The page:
The Magnificant Mystery Men
- Monday, December 01, 2003
Births are intimate celebrations for family and friends
I guess that there are three big events in most peoples' lives. The first is our birth and the second is our wedding (if we are married). These events are so significant that they are celebrated throughout our lives with birthdays and anniversaries. The third big occasion, that obviously no one here has yet experienced, is our death and funeral. Now I realise that becoming a Christian and baptism are more important spiritually, but I'm talking about most people.
Let's think about these three events. Weddings tend to be pretty elaborate affairs. I remember my wedding . . . Lots of people make an effort to be at weddings — some you know well and often others that are more distant relatives or from the other side of the family. They're both formal and fun. But you wouldn't call them intimate.
Funerals are even more formal than weddings. The mourners at a funeral will range from the closest family to those that are merely acquaintances, but who wish to show their respect to the family. Funerals are opportunities to both grieve and celebrate the life of the person, but you wouldn't really call them intimate.
But births are different. You wouldn't call a birth formal. They're messy, fun and beautiful. Oh I realise there may be some pain involved (Debbie did squeeze my hand very hard) and occasionally deep disappointment that cuts deep, but most times once that precious bundle has emerged, it's time for close family and good friends to celebrate with laughter and horror stories and, of course, lots of cuddles of the "dried prune." Sorry, but someone has to be honest! Births are usually special, intimate celebrations for close family and friends.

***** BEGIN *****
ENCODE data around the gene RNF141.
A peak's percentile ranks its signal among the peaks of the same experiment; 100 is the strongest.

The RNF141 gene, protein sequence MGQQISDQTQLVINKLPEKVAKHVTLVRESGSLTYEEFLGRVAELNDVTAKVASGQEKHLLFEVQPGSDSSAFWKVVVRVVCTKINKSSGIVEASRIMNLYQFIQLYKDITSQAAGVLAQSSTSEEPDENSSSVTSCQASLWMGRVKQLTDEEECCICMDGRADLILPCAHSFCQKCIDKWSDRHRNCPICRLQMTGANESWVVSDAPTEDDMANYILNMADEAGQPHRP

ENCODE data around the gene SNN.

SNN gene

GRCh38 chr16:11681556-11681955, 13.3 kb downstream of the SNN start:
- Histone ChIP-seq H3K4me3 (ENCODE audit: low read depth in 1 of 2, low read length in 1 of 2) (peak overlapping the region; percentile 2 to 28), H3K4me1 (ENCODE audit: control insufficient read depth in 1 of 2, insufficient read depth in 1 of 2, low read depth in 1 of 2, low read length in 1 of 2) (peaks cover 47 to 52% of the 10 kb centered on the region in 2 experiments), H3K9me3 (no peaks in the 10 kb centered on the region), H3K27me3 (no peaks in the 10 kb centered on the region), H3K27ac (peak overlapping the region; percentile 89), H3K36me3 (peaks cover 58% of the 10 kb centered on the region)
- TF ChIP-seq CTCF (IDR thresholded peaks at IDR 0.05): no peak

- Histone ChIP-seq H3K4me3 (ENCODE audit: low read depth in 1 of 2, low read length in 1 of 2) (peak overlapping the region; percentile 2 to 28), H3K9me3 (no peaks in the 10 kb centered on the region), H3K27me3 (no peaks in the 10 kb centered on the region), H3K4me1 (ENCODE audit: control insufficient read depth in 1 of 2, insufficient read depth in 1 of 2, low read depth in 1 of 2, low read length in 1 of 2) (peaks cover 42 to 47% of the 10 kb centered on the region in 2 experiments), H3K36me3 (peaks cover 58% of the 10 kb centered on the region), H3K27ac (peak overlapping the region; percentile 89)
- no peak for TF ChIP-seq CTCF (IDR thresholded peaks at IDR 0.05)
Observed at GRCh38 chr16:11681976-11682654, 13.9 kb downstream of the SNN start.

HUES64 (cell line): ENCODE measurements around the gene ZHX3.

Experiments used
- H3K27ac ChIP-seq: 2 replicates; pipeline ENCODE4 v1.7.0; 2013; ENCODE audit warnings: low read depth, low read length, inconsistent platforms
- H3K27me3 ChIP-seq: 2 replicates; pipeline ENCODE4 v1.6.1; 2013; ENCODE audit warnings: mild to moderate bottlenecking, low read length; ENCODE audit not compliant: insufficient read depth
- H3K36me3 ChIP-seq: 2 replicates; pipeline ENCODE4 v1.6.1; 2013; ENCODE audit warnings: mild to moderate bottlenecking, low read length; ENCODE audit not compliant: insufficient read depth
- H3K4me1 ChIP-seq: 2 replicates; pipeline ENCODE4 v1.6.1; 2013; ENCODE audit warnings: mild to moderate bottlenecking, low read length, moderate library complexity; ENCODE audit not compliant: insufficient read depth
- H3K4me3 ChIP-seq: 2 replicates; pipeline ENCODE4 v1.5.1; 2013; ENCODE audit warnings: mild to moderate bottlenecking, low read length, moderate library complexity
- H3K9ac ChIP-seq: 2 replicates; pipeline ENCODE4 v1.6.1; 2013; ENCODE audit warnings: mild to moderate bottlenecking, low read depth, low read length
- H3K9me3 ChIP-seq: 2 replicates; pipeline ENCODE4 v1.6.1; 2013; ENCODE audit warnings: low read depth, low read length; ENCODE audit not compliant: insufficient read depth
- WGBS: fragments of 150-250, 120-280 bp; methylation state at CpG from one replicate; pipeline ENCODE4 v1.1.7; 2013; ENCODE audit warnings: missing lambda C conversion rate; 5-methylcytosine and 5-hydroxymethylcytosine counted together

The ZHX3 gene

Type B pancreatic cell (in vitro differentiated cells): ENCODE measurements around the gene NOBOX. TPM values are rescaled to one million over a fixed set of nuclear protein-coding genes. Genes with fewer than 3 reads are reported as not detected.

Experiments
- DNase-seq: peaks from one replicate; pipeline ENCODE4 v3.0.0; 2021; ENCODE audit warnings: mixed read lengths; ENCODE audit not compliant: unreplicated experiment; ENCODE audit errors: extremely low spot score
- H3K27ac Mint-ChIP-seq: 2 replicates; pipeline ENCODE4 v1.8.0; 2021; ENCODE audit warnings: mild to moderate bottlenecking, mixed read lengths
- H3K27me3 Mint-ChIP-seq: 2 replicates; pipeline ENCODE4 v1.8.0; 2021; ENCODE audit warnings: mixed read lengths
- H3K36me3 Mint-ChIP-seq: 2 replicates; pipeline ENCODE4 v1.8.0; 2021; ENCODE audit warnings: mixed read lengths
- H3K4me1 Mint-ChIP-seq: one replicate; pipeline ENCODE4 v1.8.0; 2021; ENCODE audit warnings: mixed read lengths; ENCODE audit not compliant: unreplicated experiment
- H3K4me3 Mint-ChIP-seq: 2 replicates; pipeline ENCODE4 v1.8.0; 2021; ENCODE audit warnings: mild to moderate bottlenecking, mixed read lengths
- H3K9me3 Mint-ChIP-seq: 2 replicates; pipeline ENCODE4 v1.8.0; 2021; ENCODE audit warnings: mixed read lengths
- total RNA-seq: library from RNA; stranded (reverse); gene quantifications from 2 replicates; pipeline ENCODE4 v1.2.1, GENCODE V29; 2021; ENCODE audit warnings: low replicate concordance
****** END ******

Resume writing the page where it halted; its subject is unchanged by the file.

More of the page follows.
And Jesus' birth was just like that
Jesus' birth was pretty similar. I know that Joseph and Mary were actually away from home. That they'd travelled to the south of Judea away from their hometown of Nazareth and there appeared to be no family around when Jesus was born in a stable. Well that was true for the night of the birth. They'd just arrived in town. But the reason they'd travelled to Bethlehem was for a Roman census where "everyone went to his own town to register." (Luke 2:3) Because Joseph was a descendent of King David, he had to go to David's hometown to be counted in the census. So you can imagine the family that would have been around the place at the time. If Mary was also a descendent of David, as many scholars say that Luke's genealogy of Jesus (Luke 3:23-37) suggests, then it would have been like a huge family reunion in Bethlehem; a real "rellie" bash.
But what about the terrible circumstances — giving birth in a cattle shed? Well you have to remember that Mary and Joseph were not yuppies who can't survive without a mobile phone and dishwasher. They were from good working class, country stock. These were the days when women would give birth in the bush. I can imagine they would take it all in their stride. "Okay Joseph, grab those rags. Wrap them around the baby. That's good, now put him down in the straw in this feed trough. That's right, gently." Admittedly, not quite what you'd expect for God's son, but it could have been almost, dare I say, exciting.
Of course, the shepherds who visited the night of the birth weren't exactly friends or family. But being from the lower end of the social spectrum, and rejected by many of the religious establishment who regarded shepherds as unclean and the pits of society, I think they were kind of God's stand-in family for the night. I mean God has always particularly loved and accepted those who are doing it tough.
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